Ancient paintings of fornicating Chinese couples and phalluses made of stone are among items that Dutch art collector Ferdinand Bertholet hopes will help China reconnect with its sexually charged past.
Cambodia warns foreigners to stay away from poll protests
Cambodian policemen stand in formation during a training exercise for potential protests in Phnom Penh on September 1, 2013. The Cambodian government on Sunday warned foreigners to stay away from opposition protests against a hotly disputed election as thousands of riot police practised crowd control in the capital.
Authorities and security forces would "avoid potential clashes at all costs" said the government in a statement released ahead of expected September 7 mass opposition protests against the poll results.
"All foreigners living in the Kingdom of Cambodia should keep a reasonable distance from all protests related to the election," the statement said.
Thousands of Cambodian police officers, armed with batons and shields, were seen learning protest control tactics early Sunday in a park in Phnom Penh.
Security forces were deployed around the capital in the aftermath of the July 28 poll, in a move the opposition has decried as intimidation.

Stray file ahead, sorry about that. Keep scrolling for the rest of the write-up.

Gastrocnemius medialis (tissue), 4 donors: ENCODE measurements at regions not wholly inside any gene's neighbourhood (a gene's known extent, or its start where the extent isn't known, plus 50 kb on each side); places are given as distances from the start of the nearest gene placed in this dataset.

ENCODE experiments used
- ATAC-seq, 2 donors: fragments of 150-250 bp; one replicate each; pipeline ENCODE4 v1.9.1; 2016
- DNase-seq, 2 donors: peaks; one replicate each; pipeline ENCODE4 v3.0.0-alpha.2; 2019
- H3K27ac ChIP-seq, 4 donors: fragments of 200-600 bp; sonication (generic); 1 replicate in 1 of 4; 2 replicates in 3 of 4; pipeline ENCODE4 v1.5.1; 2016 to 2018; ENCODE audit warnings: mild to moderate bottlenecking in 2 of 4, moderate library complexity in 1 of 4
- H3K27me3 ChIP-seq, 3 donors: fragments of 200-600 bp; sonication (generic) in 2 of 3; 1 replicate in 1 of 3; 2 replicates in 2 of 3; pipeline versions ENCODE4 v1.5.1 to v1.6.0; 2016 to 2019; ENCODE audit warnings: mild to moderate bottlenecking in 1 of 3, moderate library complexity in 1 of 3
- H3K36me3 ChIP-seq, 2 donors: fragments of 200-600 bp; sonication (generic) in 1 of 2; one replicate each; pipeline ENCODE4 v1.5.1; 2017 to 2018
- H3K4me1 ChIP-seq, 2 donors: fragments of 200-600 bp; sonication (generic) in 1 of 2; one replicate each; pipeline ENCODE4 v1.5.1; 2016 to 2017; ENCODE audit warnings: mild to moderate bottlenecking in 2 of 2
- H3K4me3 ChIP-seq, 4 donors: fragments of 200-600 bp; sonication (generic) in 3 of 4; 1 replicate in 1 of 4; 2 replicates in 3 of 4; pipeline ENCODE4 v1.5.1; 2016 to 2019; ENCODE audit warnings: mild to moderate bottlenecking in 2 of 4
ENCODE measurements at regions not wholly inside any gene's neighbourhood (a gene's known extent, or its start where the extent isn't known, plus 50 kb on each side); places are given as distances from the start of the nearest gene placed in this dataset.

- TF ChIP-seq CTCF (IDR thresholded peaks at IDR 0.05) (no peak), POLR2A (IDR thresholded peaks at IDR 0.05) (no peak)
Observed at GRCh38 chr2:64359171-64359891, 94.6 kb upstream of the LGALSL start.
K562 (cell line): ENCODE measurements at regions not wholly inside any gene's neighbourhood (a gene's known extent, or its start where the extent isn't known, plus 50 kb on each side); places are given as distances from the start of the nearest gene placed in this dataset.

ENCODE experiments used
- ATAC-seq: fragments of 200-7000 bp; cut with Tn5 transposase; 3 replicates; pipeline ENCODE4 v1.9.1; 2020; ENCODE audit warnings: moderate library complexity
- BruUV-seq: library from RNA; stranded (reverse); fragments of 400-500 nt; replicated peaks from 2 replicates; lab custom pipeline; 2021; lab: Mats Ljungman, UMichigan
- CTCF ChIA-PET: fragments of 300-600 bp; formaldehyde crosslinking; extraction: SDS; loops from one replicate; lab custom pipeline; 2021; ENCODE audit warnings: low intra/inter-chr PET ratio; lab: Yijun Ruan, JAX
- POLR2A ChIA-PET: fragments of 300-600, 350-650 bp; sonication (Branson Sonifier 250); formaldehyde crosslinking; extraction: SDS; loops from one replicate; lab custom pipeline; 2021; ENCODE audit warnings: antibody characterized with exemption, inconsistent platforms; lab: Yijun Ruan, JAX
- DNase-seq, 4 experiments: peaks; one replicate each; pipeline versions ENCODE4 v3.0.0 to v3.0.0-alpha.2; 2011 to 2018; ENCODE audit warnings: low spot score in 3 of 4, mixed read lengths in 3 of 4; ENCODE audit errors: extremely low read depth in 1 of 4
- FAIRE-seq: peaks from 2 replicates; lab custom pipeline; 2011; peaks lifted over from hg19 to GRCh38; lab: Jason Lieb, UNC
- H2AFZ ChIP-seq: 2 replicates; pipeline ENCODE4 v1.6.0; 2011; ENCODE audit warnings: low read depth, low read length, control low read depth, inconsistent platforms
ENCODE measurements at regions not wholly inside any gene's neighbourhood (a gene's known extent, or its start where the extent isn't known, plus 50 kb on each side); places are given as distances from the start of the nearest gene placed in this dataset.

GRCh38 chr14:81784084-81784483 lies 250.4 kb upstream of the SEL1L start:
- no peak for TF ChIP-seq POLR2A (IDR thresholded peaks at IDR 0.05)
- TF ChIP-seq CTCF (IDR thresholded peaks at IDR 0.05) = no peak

Preliminary official results for the July 28 poll, released in August, saw incumbent strongman Hun Sen's long-ruling Cambodian People's Party (CPP) retain power.
But the opposition Cambodia National Rescue Party (CNRP) has rejected the tally, demanding an independent probe into its claims that the election was tarnished by massive vote-rigging.
The final results are expected to be announced by September 8.
The government statement called on Cambodians to remain calm and urged those joining the protest "not to violate or infringe the rights, freedom and dignity of other people".
The opposition also issued a statement Sunday telling protesters not to carry knives, axes, rocks or sticks to the demonstration, adding that it would hold two rehearsals ahead of the actual demonstration.
The National Election Committee (NEC) has said Hun Sen's CPP had won the popular vote, taking 3.2 million votes to the opposition's 2.9 million -- although it is yet to reveal the share of parliamentary seats.
The Constitutional Council, the country's top arbiter, is currently resolving complaints from the opposition.
Hun Sen -- who has been in power for 28 years -- has vowed to establish a government under his leadership despite the opposition's allegations.
The premier, 61, a former Khmer Rouge cadre who defected from the murderous regime, has vowed to rule until he is 74.
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